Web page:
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The Repairing of Sam Brown

 

Chapter 2 - part 1

IT WAS Monday night, and Mrs. Frank Richards was putting supper on the table. She was not a little anxious as she anticipated the homecoming of her husband that evening. His job was hanging in the balance, and he might appear at any moment and announce that it was all up and they were to have the miseries of unemployment again. With her hatred of debt, that unpaid and unpayable account at the grocery made her shudder; and the grocer was hinting that he would have to have some money or he could not let them have any more stuff.
          The children at play on the floor only served to remind her that Helenís little dresses were few and threadbare, and Juniorís suits were just about worn out. In spite of all her clever fingers could do in patching, making over, and turning the insides out, she was ashamed to go out on the street because of her shabby appearance. And to see how Frank looked when he was supposed to be dressed would have been laughable if it had not been so pitiable. It was a good thing he was a mechanic, and a clean pair of overalls would recommend him to a job as far as clothes were concerned. The rent would soon be due again, and there was the winter coal. My, if he could only keep this job for a while anyway, till they could get on their feet again, how thankful they would be. But small hopes, with such a boss. It looked like asking God to set a table in the wilderness.
          A footfall and a hurried opening of the door, and there stood Frank in the room. Much couldnít be told from his looks, for he was always good humored when he came home, no matter what had happened during the day. How she admired this in him. What a husband to have! It made her ashamed of her own misgivings. His greeting kiss tasted and smelled of auto-oil, but wasnít that infinitely better than the smell of liquor and tobacco that he used to bring home? He romped with the welcoming kiddies a minute, and was soon taking off another layer of grime at the sink, as they exchanged the usual domestic and shop news.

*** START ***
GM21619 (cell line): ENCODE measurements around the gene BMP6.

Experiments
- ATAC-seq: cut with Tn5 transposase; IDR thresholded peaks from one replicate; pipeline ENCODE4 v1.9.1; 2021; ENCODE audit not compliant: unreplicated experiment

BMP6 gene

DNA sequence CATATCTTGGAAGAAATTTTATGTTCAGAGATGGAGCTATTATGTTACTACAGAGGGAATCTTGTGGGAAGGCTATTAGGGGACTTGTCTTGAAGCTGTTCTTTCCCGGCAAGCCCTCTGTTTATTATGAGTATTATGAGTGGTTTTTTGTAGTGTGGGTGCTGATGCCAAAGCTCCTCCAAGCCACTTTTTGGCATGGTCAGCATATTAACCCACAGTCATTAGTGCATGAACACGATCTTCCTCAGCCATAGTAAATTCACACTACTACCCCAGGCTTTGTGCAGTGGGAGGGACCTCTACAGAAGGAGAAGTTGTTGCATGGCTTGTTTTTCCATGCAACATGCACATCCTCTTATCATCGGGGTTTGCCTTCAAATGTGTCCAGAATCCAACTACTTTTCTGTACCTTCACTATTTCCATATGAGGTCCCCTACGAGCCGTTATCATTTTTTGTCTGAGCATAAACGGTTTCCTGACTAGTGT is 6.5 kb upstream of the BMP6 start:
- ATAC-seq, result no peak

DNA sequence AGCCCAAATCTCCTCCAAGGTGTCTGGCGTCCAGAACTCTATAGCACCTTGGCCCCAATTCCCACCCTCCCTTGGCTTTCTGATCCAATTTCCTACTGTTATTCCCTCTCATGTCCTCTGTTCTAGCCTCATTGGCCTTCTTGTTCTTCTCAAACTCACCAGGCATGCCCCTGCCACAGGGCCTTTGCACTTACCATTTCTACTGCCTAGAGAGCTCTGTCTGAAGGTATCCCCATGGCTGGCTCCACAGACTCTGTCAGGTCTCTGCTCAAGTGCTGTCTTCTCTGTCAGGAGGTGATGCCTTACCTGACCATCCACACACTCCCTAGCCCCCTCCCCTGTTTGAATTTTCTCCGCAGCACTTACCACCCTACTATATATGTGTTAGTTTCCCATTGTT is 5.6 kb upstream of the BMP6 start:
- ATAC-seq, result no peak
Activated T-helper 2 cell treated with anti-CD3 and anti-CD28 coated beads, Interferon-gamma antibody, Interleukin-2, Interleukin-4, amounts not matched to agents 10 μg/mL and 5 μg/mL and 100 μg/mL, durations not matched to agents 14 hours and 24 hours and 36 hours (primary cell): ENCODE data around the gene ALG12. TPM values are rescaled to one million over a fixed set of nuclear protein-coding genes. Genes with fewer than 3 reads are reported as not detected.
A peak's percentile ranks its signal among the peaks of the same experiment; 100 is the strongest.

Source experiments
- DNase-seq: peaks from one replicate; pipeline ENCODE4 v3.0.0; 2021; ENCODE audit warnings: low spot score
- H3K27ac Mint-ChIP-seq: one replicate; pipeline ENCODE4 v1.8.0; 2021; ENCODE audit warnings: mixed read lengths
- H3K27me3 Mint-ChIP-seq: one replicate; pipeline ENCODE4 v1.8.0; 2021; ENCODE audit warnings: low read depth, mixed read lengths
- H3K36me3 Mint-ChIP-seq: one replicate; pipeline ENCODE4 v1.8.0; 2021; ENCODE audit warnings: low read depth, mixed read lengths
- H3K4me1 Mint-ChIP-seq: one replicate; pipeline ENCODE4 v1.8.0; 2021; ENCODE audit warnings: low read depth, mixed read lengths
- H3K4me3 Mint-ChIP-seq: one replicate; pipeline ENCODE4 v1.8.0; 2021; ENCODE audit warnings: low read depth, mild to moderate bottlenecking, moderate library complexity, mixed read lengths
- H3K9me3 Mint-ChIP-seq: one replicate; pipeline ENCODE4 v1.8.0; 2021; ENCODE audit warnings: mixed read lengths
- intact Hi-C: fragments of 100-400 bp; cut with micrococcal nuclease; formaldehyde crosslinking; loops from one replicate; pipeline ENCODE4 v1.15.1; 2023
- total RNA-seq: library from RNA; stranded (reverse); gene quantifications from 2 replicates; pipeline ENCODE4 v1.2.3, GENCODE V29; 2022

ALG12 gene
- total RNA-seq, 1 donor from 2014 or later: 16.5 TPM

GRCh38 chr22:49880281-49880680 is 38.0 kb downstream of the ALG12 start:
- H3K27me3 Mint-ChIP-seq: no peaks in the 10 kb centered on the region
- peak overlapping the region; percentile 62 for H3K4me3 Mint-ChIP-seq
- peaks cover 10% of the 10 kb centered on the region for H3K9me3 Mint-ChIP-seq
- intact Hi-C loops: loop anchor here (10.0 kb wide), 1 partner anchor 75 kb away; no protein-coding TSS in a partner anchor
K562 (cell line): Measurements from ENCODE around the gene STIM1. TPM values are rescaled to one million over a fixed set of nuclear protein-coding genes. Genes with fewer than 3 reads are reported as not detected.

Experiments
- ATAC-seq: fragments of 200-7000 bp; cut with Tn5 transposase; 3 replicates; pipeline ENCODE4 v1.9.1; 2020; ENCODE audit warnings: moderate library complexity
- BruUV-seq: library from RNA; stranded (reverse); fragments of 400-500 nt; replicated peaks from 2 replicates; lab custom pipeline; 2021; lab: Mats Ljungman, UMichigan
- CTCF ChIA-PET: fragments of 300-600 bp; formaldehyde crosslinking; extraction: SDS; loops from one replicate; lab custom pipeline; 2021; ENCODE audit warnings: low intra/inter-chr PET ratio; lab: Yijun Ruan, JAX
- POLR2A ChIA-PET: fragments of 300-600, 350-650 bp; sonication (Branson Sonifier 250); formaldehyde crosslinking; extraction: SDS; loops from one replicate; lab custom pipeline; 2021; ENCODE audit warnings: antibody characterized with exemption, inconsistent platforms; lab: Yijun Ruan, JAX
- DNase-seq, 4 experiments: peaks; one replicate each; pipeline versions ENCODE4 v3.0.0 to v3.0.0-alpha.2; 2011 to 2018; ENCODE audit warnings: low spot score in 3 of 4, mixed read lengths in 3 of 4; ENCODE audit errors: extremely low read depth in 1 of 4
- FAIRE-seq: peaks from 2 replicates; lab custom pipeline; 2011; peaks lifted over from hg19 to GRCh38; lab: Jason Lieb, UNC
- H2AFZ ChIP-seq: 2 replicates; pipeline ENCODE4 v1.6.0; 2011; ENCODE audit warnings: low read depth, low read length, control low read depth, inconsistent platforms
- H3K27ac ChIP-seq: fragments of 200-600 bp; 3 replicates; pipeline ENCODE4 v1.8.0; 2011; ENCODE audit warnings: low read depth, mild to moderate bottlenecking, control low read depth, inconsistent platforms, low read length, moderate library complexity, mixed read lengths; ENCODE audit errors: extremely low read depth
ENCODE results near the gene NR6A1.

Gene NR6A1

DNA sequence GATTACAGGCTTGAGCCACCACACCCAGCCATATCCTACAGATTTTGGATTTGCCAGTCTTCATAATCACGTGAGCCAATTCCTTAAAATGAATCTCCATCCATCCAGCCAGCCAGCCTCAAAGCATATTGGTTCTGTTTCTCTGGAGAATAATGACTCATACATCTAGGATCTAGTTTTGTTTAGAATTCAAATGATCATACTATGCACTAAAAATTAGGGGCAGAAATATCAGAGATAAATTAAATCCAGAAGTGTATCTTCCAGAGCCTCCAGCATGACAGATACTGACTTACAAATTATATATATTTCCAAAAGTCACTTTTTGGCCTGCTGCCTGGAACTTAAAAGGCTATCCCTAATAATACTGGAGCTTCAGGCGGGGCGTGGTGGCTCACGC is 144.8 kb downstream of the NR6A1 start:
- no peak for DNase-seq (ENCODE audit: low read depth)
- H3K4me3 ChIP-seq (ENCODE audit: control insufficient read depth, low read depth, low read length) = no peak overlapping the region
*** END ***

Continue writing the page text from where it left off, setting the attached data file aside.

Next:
When supper was well under way, he was ready to tell the weightier matters that she was eager to hear. How had he come out in his argument with Sam Brown!
          "You know, Grace," he said, "when we prayed over the matter this morning we decided not to let my needing a job be the incentive toward winning a Sabbath argument with my employer. ĎWin an argument, and lose a friend,í they say. I had to be mighty careful not to keep my job uppermost in my mind, much as I need it. I wanted to let the truth be known, and let the job take care of itself; or better, let the Lord take care of it. Well, I think He is doing it; but nothing is very definite yet. Iíll have this week yet, I think, for he is loaded up with work."
          "But what did he have to say? Thatís what I want to know."
          "Well, he brought the concordance back, and said he was sorry but it wasnít much of a help to them. Then he brought out ten statements for Sunday keeping, all carefully written on a piece of paper. Here they are. We talked about some of them as we worked. I could see that he had gotten them from somewhere, and was not very sure of his ground himself. But say, he knows a lot more about the subject than he did last week."

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